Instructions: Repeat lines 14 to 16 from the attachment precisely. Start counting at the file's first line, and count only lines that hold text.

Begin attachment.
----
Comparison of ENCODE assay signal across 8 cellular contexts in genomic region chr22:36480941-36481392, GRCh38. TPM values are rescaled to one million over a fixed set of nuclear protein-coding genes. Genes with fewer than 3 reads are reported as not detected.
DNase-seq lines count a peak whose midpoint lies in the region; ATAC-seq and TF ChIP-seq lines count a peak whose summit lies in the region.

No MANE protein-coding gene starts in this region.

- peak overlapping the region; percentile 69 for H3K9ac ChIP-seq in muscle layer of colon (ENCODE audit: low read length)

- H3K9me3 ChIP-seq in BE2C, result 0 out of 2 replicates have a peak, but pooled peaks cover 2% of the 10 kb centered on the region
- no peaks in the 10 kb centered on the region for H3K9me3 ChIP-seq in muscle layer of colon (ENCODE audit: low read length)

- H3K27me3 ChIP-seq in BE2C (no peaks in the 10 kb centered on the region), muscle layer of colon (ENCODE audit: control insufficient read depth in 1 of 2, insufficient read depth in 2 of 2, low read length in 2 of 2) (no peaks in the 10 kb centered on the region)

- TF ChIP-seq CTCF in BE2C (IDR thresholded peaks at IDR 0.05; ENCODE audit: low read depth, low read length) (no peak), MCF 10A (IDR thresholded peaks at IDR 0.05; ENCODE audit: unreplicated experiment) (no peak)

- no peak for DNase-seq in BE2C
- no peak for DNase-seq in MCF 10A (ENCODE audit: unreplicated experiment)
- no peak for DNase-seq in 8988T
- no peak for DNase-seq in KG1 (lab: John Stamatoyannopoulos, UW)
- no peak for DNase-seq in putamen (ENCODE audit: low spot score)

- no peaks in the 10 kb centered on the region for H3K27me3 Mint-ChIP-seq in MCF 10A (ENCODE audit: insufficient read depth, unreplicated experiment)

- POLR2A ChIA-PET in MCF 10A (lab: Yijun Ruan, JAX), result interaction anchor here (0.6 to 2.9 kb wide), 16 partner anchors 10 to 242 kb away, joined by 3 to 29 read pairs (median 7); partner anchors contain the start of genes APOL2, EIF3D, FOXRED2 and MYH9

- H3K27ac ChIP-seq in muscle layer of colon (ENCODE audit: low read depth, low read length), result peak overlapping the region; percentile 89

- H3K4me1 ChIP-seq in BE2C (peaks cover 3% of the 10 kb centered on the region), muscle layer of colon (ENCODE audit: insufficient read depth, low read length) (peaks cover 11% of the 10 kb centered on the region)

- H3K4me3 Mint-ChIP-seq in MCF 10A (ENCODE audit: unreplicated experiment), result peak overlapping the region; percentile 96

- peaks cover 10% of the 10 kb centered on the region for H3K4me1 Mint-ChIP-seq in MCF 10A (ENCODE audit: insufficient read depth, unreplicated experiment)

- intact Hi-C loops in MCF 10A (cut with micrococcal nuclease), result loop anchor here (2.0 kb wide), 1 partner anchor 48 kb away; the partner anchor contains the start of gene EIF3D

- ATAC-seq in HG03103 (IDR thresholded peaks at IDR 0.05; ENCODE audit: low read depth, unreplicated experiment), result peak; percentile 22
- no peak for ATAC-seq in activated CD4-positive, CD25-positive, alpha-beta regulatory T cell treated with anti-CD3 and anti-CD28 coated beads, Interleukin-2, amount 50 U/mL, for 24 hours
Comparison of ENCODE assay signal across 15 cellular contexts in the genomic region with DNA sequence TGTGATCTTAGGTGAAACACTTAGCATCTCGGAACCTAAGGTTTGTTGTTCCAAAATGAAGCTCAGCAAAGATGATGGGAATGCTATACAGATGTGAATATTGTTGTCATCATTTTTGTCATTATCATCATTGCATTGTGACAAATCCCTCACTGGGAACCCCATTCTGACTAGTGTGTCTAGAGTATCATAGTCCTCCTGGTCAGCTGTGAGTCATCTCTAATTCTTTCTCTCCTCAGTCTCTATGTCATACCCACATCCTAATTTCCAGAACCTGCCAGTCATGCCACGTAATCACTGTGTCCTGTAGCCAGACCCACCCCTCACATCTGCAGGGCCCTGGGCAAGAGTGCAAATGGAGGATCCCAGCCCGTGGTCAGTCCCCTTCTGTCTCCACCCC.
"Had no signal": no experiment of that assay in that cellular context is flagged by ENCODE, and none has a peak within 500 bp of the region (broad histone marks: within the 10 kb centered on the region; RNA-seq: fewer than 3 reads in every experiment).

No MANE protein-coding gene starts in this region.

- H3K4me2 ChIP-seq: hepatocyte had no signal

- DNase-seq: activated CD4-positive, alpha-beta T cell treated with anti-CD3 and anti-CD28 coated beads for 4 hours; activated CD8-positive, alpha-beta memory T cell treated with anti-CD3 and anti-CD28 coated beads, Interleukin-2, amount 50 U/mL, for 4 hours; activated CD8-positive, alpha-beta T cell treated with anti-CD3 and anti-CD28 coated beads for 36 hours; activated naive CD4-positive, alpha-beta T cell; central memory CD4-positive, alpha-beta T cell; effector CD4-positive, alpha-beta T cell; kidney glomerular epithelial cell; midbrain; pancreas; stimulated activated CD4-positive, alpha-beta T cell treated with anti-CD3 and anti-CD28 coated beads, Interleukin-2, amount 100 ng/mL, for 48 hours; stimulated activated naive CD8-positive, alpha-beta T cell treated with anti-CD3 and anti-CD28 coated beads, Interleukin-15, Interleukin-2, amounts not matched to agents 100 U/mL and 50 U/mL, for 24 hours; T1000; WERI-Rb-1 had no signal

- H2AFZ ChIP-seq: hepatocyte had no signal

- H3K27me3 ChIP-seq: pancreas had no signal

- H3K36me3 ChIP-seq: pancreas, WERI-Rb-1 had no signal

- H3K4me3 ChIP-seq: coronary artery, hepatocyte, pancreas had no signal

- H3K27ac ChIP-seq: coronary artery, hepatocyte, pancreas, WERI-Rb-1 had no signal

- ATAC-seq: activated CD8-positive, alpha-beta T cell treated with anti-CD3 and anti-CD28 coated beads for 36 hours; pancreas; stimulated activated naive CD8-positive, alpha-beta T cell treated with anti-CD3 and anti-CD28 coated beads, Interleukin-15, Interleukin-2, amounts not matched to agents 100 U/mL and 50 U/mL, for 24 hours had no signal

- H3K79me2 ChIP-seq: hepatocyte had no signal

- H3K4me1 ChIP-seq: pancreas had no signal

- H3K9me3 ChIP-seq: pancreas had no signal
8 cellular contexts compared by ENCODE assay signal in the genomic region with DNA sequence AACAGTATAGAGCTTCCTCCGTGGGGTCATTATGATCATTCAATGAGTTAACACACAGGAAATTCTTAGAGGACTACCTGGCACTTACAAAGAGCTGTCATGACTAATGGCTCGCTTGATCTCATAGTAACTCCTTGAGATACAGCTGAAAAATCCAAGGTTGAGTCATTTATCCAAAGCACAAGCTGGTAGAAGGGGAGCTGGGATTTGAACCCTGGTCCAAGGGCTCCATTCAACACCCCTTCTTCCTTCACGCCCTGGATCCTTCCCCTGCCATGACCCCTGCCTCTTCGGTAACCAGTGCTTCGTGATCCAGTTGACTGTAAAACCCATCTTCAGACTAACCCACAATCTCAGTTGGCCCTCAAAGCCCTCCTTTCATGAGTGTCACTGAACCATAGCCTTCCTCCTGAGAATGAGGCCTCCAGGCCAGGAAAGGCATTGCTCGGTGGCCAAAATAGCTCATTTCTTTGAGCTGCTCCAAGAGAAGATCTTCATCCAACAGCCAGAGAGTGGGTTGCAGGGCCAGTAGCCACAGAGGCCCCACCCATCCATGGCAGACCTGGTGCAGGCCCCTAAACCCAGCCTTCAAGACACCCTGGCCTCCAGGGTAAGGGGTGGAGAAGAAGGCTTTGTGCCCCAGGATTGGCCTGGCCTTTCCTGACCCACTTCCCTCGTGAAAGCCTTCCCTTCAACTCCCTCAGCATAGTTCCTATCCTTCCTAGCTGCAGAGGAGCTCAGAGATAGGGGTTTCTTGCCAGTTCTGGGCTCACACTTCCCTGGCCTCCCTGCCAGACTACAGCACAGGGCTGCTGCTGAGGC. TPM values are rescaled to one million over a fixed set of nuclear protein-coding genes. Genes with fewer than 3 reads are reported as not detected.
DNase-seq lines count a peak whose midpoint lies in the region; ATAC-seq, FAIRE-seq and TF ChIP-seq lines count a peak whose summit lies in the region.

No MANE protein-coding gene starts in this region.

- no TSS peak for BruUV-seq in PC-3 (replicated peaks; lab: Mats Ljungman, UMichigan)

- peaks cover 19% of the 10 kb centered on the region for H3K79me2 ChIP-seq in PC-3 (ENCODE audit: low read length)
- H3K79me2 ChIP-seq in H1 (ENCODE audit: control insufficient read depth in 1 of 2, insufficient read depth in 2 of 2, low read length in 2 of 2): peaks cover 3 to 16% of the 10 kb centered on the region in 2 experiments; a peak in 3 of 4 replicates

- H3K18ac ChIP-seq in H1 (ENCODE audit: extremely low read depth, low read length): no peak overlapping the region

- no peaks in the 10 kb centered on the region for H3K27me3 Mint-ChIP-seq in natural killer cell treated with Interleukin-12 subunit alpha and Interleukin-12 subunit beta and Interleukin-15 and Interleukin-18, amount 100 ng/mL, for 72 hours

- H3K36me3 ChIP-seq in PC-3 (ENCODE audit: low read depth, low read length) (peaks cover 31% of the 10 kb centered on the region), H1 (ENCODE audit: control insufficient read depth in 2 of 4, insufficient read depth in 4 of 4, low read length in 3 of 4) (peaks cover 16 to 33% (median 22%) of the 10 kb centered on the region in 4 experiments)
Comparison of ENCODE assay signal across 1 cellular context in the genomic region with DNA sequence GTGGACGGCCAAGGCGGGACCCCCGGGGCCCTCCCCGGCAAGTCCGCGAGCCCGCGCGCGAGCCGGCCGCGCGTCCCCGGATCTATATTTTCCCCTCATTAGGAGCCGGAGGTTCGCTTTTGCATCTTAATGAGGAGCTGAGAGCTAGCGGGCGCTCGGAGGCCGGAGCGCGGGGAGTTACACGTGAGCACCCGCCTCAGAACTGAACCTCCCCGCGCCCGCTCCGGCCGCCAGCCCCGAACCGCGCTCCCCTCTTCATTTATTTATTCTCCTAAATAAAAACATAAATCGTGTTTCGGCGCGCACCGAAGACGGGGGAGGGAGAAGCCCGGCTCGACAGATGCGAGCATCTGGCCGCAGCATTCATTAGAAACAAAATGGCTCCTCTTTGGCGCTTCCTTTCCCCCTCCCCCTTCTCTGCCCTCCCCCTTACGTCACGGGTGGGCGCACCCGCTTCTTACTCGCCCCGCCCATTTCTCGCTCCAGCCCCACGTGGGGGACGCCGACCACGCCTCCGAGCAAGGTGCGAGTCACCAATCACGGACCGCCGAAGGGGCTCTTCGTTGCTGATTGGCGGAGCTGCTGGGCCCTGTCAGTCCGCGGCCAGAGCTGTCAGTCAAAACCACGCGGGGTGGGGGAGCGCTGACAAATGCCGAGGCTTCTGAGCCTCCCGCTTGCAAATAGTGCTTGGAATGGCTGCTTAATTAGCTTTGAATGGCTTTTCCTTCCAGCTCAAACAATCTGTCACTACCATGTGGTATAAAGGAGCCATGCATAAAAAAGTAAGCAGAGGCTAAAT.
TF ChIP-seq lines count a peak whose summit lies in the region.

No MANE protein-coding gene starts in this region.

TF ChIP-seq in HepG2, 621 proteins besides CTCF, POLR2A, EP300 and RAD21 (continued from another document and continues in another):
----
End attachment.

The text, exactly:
- no peaks in the 10 kb centered on the region for H3K27me3 Mint-ChIP-seq in MCF 10A (ENCODE audit: insufficient read depth, unreplicated experiment)

- POLR2A ChIA-PET in MCF 10A (lab: Yijun Ruan, JAX), result interaction anchor here (0.6 to 2.9 kb wide), 16 partner anchors 10 to 242 kb away, joined by 3 to 29 read pairs (median 7); partner anchors contain the start of genes APOL2, EIF3D, FOXRED2 and MYH9

- H3K27ac ChIP-seq in muscle layer of colon (ENCODE audit: low read depth, low read length), result peak overlapping the region; percentile 89